Today, the world is connected like never before. Your watch is connected to your phone, which is connected to your tablet and so on. As we’ve begun to embrace this ‘smart’ lifestyle, what we’re really embracing is the integration of systems. Why do we connect our devices? The simplest answer is that it makes life easier. But, if that’s the case, why stop at our own personal devices? Connection, when applied to a business’ operations, is no different: it lowers effort and expedites decision making. Integrating security systems Systems integration takes the idea of connected devices and applies it to an enterprise Systems integration takes the idea of connected devices and applies it to an enterprise, bringing disparate subcomponents into a single ecosystem. This could mean adding a new, overarching system to pull and collect data from existing subsystems, or adapting an existing system to serve as a data collection hub. Regardless of the method, the purpose is to create a single, unified view. Ultimately, it’s about simplifying processes, gaining actionable insights into operations and facilitating efficient decision-making. Although integration is becoming the new norm in other areas of life, businesses often opt out of integrating security systems because of misconceptions about the time and resources required to successfully make the change. So, instead of a streamlined operation, the various security systems and devices are siloed, not communicating with each other and typically being run by different teams within an organisation. Time-intensive process When systems are not integrated, companies face a wide range of risks driven by a lack of transparency and information sharing, including actual loss of property or assets. For example, a team in charge of access control is alerted to a door being opened in the middle of the night but can’t see what exactly is taking place through video surveillance. Without integrated systems they have no way of knowing if it was a burglar, an equipment malfunction or a gust of wind. Without integration between systems and teams, the ability to quickly put the right pieces in front of decision makers is missing. Instead, the team would have to go back and manually look for footage that corresponds with the time a door was open to figure out which door it was, who opened it and what happened after, which can be a time-intensive process. Integrating access control and surveillance systems Theft and vandalism occur quickly, meaning systems and users must work faster in order to prevent it This slowed response time adds risk to the system. Theft and vandalism occur quickly, meaning systems and users must work faster in order to prevent it. Security systems can do more than communicate that theft or vandalism occurred. Properly integrated, these systems alert users of pre-incident indicators before an event happens or deter events altogether. This gives teams and decision makers more time to make effective decisions. Integrating access control and surveillance systems allows for a more proactive approach. If a door is opened when it’s not supposed to be, an integrated system enables users to quickly see what door was opened, who opened it and make a quick decision. Integrated solutions are more effective, more efficient and help drive cost-saving decisions. Ideally, companies should establish integrated solutions from the start of operations. This allows companies to anticipate problems and adjust accordingly instead of reacting after an incident has occurred. Security camera system Although starting from the beginning is the best way to ensure comprehensive security, many companies have existing security systems, requiring integration and implementation to bring them together. Typically, companies with established security systems worry about the impact to infrastructure requirements. Is additional infrastructure necessary? How and where should it be added? What financial or human resources are required? These concerns drive a mentality that the benefits gained from an integrated solution aren’t worth the costs of implementation. Thankfully, this is becoming less of a problem as security providers, like Twenty20™ Solutions, work to offer adaptable solutions. With flexible options, operators don’t worry about adding or replacing infrastructure to align with a provider’s model. This allows users to monitor camera footage and gate traffic from one system If a company has an existing security camera system, but identifies a need for access control, a modern integrated solution provider can supply the gates for access points and equip the gates and cameras with the technology to connect the two. This allows users to monitor camera footage and gate traffic from one system. This model also spares operators additional costs by using a sole vendor for supplemental needs. Overall management of security While a single, unified system is beneficial for cost saving, it can also help the overall management of security. The ability to view all operating systems in one dashboard allows security personnel to manage a site from any location, reducing the expense and effort required to manage a system. The mobile world today means security directors no longer need to be in a centralised operations center to see alerts and make decisions. This simplifies processes by allowing users to quickly see an alert, pull up a camera, delete a user or check an access log from a phone. Modern networks are secure and accessible to those with permissions, without requiring those users to be physically present. Consolidating security systems is the first step companies can take toward streamlining work, information and costs. The next step is integrating all sites, both remote and on-grid. Energy and communication technology The integration of sites and systems turns mountains of data and information into actionable intelligence Traditional methods demanded two systems: one for on-grid facilities and another for off-grid locations. With advancements in energy and communication technology, the need for multiple systems is gone. Data from remote sites can be safely and securely fed into an existing system. These remote locations may gather, distribute and manage data in a different manner than a connected system due to the cost of transmission via remote connections (i.e., cellular or satellite connection). The end result, however, is a consistent and holistic view of operations for the decision maker. The integration of sites and systems turns mountains of data and information into actionable intelligence. With connected devices monitoring occurrences at individual sites, as well as events across locations, the data tells a story that is unhindered by operational silos or physical space. Identifying patterns and trends Instead of providing 10 hours-worth of footage that may or may not be relevant, system analytics can provide users with the specific set of information they need. Incidents once discarded as ‘one-off’ events can now be analysed and data-mapped to identify patterns and trends, directing future resources to the most critical areas first. Consumers are increasingly expecting everything they need to be right where they need it – and businesses are right behind them. The current generation of security professionals are increasingly expecting the simplicity of their everyday personal tasks to be mirrored in enterprise systems, which means giving them the ability to see what matters in one place. A unified system can provide just that, a single view to help simplify processes, promote cost saving and accelerate decision making.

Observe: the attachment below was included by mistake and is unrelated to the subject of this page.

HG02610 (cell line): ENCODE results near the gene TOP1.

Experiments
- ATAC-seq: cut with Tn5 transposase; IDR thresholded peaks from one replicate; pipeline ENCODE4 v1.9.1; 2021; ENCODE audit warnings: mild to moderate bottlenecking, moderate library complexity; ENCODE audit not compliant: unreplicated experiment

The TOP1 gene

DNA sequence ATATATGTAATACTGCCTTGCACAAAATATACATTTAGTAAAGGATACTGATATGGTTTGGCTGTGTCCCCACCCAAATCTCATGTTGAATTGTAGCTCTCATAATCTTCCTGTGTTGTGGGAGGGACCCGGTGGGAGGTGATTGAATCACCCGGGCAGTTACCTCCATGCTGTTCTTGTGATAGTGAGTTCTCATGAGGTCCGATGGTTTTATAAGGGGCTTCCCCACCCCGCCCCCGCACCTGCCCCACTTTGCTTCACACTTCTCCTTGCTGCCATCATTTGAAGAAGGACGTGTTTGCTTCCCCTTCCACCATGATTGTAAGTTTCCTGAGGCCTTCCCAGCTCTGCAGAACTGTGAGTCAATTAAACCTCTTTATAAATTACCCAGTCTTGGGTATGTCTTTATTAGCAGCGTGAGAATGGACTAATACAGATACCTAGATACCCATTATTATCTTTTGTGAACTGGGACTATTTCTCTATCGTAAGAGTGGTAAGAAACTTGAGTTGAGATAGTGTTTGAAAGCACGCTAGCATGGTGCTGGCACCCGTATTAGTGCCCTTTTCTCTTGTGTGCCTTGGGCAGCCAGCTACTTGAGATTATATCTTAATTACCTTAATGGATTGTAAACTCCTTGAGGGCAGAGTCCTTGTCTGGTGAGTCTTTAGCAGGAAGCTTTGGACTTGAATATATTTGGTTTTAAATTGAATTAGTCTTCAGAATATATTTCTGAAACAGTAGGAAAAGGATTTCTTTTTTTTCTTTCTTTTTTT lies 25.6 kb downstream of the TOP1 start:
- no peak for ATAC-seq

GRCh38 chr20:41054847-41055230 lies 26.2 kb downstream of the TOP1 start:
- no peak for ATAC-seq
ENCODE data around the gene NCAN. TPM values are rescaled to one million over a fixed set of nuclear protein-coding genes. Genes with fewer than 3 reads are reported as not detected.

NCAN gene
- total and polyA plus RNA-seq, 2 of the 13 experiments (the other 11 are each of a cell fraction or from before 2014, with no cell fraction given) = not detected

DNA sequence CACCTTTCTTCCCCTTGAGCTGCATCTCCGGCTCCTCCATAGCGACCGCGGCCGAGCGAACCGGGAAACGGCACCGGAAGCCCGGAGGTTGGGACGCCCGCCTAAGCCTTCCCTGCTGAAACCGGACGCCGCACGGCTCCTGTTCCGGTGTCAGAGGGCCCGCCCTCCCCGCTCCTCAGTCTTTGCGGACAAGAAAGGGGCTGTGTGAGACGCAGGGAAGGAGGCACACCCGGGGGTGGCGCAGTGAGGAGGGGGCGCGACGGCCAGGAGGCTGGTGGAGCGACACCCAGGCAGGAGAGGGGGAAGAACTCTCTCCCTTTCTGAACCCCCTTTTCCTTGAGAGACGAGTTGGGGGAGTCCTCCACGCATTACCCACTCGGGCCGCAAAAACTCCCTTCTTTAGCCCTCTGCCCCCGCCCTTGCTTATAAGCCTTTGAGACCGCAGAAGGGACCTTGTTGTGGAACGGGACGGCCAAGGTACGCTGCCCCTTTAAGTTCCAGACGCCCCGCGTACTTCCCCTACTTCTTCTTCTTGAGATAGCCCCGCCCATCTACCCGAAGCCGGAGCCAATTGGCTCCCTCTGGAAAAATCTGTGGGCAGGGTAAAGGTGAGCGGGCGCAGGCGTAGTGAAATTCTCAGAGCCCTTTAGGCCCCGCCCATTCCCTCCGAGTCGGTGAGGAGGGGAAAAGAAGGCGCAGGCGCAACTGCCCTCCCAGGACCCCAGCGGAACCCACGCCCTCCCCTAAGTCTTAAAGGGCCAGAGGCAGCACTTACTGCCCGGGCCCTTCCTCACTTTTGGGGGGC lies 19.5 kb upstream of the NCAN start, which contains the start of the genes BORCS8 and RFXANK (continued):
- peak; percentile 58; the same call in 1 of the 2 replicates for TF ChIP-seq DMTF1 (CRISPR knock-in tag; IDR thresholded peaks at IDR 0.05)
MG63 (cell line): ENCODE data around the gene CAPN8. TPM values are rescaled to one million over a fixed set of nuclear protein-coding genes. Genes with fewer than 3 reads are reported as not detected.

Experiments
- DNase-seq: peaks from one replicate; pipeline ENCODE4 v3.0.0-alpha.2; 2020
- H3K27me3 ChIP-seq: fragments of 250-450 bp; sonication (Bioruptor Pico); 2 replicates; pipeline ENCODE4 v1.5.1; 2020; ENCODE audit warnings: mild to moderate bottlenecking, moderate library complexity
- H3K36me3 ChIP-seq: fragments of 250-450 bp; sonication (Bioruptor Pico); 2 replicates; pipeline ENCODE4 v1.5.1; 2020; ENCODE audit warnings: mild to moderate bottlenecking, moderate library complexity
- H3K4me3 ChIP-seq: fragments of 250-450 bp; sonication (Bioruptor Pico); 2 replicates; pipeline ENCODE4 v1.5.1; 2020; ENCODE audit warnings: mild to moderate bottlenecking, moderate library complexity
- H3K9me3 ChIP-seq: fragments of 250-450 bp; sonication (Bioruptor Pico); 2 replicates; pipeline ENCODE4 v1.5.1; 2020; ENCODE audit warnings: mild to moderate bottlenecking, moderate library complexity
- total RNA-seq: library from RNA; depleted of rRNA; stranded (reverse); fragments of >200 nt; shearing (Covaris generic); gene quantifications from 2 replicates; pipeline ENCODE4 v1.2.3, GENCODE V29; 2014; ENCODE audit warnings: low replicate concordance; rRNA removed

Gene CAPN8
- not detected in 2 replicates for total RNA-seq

There’s a lot of hype around the term ‘digital transformation.’ For some, it’s the integration of digital technology into everyday tasks. For others, it’s the incorporation of innovative processes aimed at making business optimisation easier. In most cases, digital transformation will fundamentally change how an organisation operates and delivers value to its customers. And within the security realm, the age of digital transformation is most certainly upon us. Technology is already a part of our day-to-day lives, with smart devices in our homes and the ability to perform tasks at our fingertips now a reality. No longer are the cloud, Internet of Things (IoT) and smart cities foreign and distant concepts full of intrigue and promise. Enhancing business operations We’re increasingly seeing devices become smarter and better able to communicate with each other These elements are increasingly incorporated into security solutions with each passing day, allowing enterprises the chance to experience countless benefits when it comes to enhancing both safety and business operations. The term ‘connected world’ is a derivative of the digital transformation, signifying the increasing reliance that we have on connectivity, smart devices and data-driven decision-making. As we become more familiar with the advantages, flaws, expectations and best practices surrounding the connected world, we can predict what issues may arise and where the market is heading. We’re increasingly seeing devices become smarter and better able to communicate with each other through the IoT to achieve both simple goals and arduous tasks. Within our homes, we’re able to control a myriad of devices with commands (‘Hey Google...’ or ‘Alexa...’), as well as recall data directly from our mobile devices, such as receiving alerts when someone rings our doorbell, there’s movement in our front yard or when a door has been unlocked. Analytics-driven solutions The focus is now shifting to the business impacts of connectivity between physical devices and infrastructures, and digital computing and analytics-driven solutions. Within physical security, connected devices can encompass a variety of sensors gathering massive amounts of data in a given timeframe: video surveillance cameras, access control readers, fire and intrusion alarms, perimeter detection and more.As the data from each of these sensors is collected and analysed through a central platform, the idea of a connected world comes to fruition, bringing situational awareness to a new level and fostering a sense of proactivity to identifying emerging threats. The connected world, however, is not without its challenges, which means that certain considerations must be made in an effort to protect data, enhance structured networking and apply protective protocols to developing technology. Physical security systems We can expect to see the conversations regarding data privacy and security increase as well As the use of connected devices and big data continue to grow, we can expect to see the conversations regarding data privacy and security increase as well. Connectivity between devices can open up the risk of cyber vulnerabilities, but designing safeguards as technology advances will lessen these risks. The key goal is to ensure that the data organisations are using for enhancement and improvements is comprehensively protected from unauthorised access. Manufacturers and integrators must be mindful of their products' capabilities and make it easy for end users to adhere to data sharing and privacy regulations. These regulations, which greatly affect physical security systems and the way they're managed, are being implemented worldwide, such as the European Union's General Data Protection Regulation (GDPR). In the United States, California, Vermont and South Carolina have followed suit, and it can be expected that more countries and U.S. states develop similar guidelines in the future. Technology is already a part of our day-to-day lives, with smart devices in our homes and the ability to perform tasks at our fingertips now a reality Automatic security updates Mitigating the concerns of the ‘connected world’ extends beyond just data privacy. IoT technology is accelerating at such a pace that it can potentially create detrimental problems for which many organisations may be ill-prepared - or may not even be able to comprehend. The opportunities presented by an influx of data and the IoT, and applying these technologies to markets such as smart cities, can solve security and operational problems, but this requires staying proactive when it comes to threats and practicing the proper protection protocols. As manufacturers develop devices that will be connected on the network, integrating standard, built-in protections becomes paramount. This can take the form of continuous vulnerability testing and regular, automatic security updates. Protocols are now being developed that are designed to ensure everything is encrypted, all communications are monitored and multiple types of attacks are considered for defensive purposes to provide the best security possible. IoT-connected devices Hackers wishing to do harm will stop at nothing to break into IoT-connected devices Built-in protection mechanisms send these kinds of systems into protection mode once they are attacked by an outside source. Another way for manufacturers to deliver solutions that are protected from outside threats is through constant and consistent testing of the devices long after they are introduced to the market. Hackers wishing to do harm will stop at nothing to break into IoT-connected devices, taking every avenue to discover vulnerabilities. But a manufacturer that spends valuable resources to continue testing and retesting products will be able to identify any issues and correct them through regular software updates and fixes. ‘IoT’ has become a common term in our vocabularies and since it’s more widely understood at this point and time, it's exciting to think about the possibilities of this revolutionary concept. Providing critical insights The number of active IoT devices is expected to grow to 22 billion by 2025 — a number that is almost incomprehensible. The rise of 5G networks, artificial intelligence (AI) and self-driving cars can be seen on the horizon of the IoT. As more of these devices are developed and security protocols are developed at a similar pace, connected devices stand to benefit a variety of industries, such as smart cities. Smart cities rely on data communicated via the IoT to enhance processes and create streamlined approaches Smart cities rely on data communicated via the IoT to enhance processes and create streamlined approaches to ensuring a city is well-run and safe. For example, think of cameras situated at a busy intersection. Cameras at these locations have a variety of uses, such as investigative purposes in the event of an accident or for issuing red-light tickets to motorists. But there are so many other possible purposes for this connected device, including providing critical insights about intersection usage and traffic congestion. These insights can then be used to adjust stoplights during busy travel times or give cities valuable data that can drive infrastructure improvements. Physical security market The impact of connected devices on cities doesn’t stop at traffic improvement. The possibilities are endless; by leveraging rich, real-time information, cities can improve efficiencies across services such as transportation, water management and healthcare. However, stringent protections are needed to harden security around the networks transmitting this kind of information in an effort to mitigate the dangers of hacking and allow this technology to continuously be improved. Whether you believe we’re in the midst of a digital transformation or have already completed it, one thing is certain: businesses must begin thinking in these connectivity-driven terms sooner rather than later so they aren’t left behind. Leveraging smart, connected devices can catapult organisations into a new level of situational awareness, but adopting protections and remaining vigilant continues to be a stalwart of technological innovation within the physical security market and into the connected world.